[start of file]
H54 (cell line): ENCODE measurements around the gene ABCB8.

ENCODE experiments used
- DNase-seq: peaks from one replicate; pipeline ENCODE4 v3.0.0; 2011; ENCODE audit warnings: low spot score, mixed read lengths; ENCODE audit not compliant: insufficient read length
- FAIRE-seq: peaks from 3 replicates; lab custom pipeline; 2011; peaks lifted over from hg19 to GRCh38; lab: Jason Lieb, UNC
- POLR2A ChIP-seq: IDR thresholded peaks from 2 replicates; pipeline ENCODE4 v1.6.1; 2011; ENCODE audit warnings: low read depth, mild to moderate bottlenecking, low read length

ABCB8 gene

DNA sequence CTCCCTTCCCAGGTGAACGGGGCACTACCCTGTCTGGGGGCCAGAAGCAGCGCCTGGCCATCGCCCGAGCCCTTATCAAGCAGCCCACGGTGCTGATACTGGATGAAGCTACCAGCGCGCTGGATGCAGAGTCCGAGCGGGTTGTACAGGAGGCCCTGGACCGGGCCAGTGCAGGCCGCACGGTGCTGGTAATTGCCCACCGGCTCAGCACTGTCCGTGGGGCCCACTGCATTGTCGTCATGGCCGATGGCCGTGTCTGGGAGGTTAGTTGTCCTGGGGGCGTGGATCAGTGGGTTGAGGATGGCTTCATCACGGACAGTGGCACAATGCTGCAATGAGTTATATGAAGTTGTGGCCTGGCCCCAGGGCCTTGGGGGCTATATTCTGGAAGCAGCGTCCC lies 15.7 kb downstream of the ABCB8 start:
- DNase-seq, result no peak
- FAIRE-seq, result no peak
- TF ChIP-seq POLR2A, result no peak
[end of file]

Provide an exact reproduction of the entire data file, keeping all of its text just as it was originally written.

H54 (cell line): ENCODE measurements around the gene ABCB8.

ENCODE experiments used
- DNase-seq: peaks from one replicate; pipeline ENCODE4 v3.0.0; 2011; ENCODE audit warnings: low spot score, mixed read lengths; ENCODE audit not compliant: insufficient read length
- FAIRE-seq: peaks from 3 replicates; lab custom pipeline; 2011; peaks lifted over from hg19 to GRCh38; lab: Jason Lieb, UNC
- POLR2A ChIP-seq: IDR thresholded peaks from 2 replicates; pipeline ENCODE4 v1.6.1; 2011; ENCODE audit warnings: low read depth, mild to moderate bottlenecking, low read length

ABCB8 gene

DNA sequence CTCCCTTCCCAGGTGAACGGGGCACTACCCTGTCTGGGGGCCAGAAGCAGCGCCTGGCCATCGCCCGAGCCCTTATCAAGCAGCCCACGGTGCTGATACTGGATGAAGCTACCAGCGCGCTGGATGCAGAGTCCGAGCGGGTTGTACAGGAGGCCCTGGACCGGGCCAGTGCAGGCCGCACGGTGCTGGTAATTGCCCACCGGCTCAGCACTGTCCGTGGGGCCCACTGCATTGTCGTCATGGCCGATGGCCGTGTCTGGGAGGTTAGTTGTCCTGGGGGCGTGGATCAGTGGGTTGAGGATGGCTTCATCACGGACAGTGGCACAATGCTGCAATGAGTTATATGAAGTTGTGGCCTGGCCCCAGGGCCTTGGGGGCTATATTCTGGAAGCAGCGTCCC lies 15.7 kb downstream of the ABCB8 start:
- DNase-seq, result no peak
- FAIRE-seq, result no peak
- TF ChIP-seq POLR2A, result no peak